Dan Romm

Modifying Puppet Stayman

At MP’s, I find that playing 3NT is slightly better than playing in the 2NT opener’s major with a 5-3 fit provided that the major is concealed. For one thing, you have to make one more trick in the major. For another, it is surprising how often the opening lead is the concealed major, in which case they are stacked against you and you will do much better in 3NT. Finally, if opener has no losers in responder’s short suit then the ruffing value is negated. If your experience concurs with mine, I propose the following version of Puppet Stayman:

  1. It guarantees at least one four card major.
  2. If opener has a four or five card major, he bids 3 over 3  and the auction proceeds as in regular Puppet.
  3. Without a four or five card major, opener bids:
    1. 3  with a minimum,
    2. 3  with a maximum and a three card spade suit,
    3. 3NT with a maximum and a doubleton spade.
    4. Responder continues as follows:
      1. After 2NT – 3 – 3 or 3 or 3NT, or after 2NT – 3 – 3 – 3 of a major – 3NT:
        1. 4 is a slam try with clubs and a major (note, after 2NT – 3 – 3 this could be clubs with five spades).
        2. 4 is a transfer to hearts.
        3. 4 is a transfer to spades (with one exception, see iii).
        4. 4 is a slam try with diamonds and a major (note, after 2NT – 3 – 3 this could be diamonds with five ♠’s
      2. 2NT – 3 – 3 – 3 shows five spades and four hearts (this is not checkback with only a four card spade suit since responder has already guaranteed four spades).
      3. 2NT – 3 – 3 – 3 – 3NT – 4 is a weak 4-4 in the majors with a short minor. I also advocate this treatment playing regular Puppet.


Let’s explore the features of this approach.


  1. It allows responder to play in spades whenever he has five spades and four hearts and opener has three spades and fewer than four hearts. This won’t be possible in regular Puppet if opener bids 3NT over 3, but in modified Puppet responder merely bids 3 over 3 or transfers to 4 if opener bids 3.
  2. Knowing whether opener has a minimum or maximum has obvious advantages.
  3. Opener’s five card major, if he has one, remains concealed.
  4. The advantage of auction iii with a weak hand is that it gives responder a chance to pass if opener bids 3 over 3. With a better hand, as in regular Puppet responder would merely bid 4 over 3 to show 4-4 in the majors. Note – if opener doesn’t have spades then responder will be declarer rather than opener, but the lead is likely to be responder’s short suit so this disadvantage is minimized.


kenrexfordDecember 7th, 2011 at 5:05 am

In think you have an interesting idea, but I would change the focus to strain, myself.

I mean, I’m not all that opposed to using 3C as a means of dealing with problems other than the 5-3 fit, under the theory that the 5-3 fit is not that wonderful of a target. But, I’m not sure that the minimum-maximum distinction is as useful as perhaps some different treatment.

Perhaps 3D as promising at least one 4+ major makes sense, but then use 3H, 3S, or 3NT as flags for minors? Like Minor-Suit Puppet?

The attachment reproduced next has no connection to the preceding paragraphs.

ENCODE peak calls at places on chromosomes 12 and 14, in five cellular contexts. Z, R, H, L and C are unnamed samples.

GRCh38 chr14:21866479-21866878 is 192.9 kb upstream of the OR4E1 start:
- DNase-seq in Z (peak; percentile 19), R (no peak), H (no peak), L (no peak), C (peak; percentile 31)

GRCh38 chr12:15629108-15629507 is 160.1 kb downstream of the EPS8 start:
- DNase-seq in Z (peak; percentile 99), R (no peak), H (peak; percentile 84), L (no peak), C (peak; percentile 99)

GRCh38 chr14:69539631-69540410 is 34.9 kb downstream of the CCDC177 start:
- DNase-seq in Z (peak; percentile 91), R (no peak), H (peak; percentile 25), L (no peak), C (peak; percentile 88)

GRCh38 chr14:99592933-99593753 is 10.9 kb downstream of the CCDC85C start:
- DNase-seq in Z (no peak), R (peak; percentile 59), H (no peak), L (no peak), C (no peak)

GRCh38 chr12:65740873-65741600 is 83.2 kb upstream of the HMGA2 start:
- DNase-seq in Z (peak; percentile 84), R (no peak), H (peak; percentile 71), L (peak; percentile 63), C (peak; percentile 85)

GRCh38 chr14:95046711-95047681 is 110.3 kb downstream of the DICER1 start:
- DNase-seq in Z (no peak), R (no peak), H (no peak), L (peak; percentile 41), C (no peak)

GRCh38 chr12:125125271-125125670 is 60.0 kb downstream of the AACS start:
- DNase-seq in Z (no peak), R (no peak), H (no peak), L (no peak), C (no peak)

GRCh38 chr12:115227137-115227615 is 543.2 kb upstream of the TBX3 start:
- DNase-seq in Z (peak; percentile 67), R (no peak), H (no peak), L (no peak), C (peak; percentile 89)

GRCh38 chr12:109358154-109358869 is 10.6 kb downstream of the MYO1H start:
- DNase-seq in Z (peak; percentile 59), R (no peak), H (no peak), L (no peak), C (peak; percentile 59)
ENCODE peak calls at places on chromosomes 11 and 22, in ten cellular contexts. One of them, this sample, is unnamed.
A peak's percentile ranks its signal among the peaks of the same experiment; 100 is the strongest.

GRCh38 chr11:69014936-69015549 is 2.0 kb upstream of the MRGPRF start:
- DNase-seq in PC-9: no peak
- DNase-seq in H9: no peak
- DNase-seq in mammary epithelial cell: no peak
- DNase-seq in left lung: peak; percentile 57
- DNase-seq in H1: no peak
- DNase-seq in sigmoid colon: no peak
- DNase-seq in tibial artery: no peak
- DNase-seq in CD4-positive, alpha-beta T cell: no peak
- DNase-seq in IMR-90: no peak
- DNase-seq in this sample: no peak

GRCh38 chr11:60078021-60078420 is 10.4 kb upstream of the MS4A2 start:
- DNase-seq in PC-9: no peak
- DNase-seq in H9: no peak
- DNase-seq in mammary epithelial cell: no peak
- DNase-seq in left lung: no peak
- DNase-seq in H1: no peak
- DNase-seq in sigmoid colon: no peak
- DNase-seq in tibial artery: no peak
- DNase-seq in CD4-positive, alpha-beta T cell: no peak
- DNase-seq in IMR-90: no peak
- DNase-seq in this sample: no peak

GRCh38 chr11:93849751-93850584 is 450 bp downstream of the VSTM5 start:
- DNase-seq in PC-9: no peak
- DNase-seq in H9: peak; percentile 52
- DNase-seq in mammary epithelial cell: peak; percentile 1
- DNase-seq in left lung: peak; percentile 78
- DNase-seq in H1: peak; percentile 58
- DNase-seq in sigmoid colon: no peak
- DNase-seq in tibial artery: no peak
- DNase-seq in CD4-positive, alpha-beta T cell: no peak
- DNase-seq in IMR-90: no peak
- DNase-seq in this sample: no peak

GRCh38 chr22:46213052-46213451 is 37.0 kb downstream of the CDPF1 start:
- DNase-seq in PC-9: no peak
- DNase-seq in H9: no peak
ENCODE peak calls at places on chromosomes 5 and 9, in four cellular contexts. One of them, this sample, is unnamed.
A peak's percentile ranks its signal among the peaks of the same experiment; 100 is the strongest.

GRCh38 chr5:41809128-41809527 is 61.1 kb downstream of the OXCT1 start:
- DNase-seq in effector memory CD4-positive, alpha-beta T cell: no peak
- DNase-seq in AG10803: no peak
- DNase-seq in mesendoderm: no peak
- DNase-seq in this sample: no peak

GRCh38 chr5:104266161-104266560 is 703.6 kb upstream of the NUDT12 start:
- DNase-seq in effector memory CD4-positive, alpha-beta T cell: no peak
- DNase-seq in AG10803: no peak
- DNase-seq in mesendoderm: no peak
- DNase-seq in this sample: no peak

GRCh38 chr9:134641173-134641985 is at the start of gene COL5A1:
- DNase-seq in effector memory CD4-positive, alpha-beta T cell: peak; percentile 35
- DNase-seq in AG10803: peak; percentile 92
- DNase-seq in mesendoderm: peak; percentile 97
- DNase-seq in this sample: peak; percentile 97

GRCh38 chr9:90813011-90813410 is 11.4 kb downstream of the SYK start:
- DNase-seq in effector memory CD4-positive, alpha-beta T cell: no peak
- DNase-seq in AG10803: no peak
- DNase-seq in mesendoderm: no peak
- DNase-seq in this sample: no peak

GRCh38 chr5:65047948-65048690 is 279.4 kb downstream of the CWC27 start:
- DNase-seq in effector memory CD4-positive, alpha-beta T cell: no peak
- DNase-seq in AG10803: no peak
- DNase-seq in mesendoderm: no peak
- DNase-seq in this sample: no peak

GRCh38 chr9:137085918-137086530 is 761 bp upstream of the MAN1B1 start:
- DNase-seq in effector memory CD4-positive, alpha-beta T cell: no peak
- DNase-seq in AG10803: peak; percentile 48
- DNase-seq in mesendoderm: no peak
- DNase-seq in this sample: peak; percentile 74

An example might be:

3H = 4+clubs (Responder can bid 3S with 5S/4H)

3S = 4+ diamonds, not four clubs, three spades

3NT = 4+ diamonds, not four clubs, two spades

That seems more useful to me.

Dan RommDecember 7th, 2011 at 9:24 am

Hi Ken. Thanks for the comment. Your idea is certainly as good as mine, it ‘s just a matter of personal preference how the 3H, 3S, and 3NT bids should be played. As you correctly surmised, my main reason for the article is to suggest a different treatment than searching for the 5-3 fit.

kenrexfordDecember 9th, 2011 at 8:50 pm

For what it’s worth, another somewhat stranger idea might be to bid 3D as “Puppet.” If you will, follow my thinking.

Over 3D, Opener bids:

3S = spades (3NT or higher then says interested in hearts instead)
3NT = hearts
3H = neither (allowing Responder to bid 3S with 5S/5H)

In other words, you crunch 3C into 3D. You then seemingly lose the transfer. But, you bid that through 3C. I’m not sure where to go with this next, but your ideas got me to thinking about how one could crunch the Stayman sequences into 3D with an idea from Muppet Stayman, thereby allowing 3C for hearts or something else.

Dan RommDecember 10th, 2011 at 1:48 am

The choice of how to modify Puppet largely depends upon the other conventions you use over 2NT openers. The treatment I propose dovetails nicely with my system, in which I play a version of 4-way transfers to handle minor suits. Use whichever approach best plugs any holes in your system.

kenrexfordDecember 10th, 2011 at 2:19 am

Interesting. I was just thinking along those lines at dinner.

FWIW, I thought about this structure:

3D = at least one four-card major. Opener bids 3NT with hearts, 3S with spades, 3D with none (allowing 3S for 5S/4H), maybe 4C with both (re-transfers).

3C = one or both majors. Opener bids 3H with heart preference. If Responder has five spades, he bids 3NT. With hearts (one-suited or both majors 5-5), he can bids 3S, 4C, or 4D as slam moves, 4H also as something. Opener instead bids 3D with spade preference. Responder can transfer 3H to set spades, 3NT with hearts, 3S with something else. That handles either major or 5-5 majors well. Opener might also be able to super-accept both majors.

3H or 3S then are open. Could be slammish flags (3H for clubs, 3S for diamonds) or any number of other holdings/meanings.

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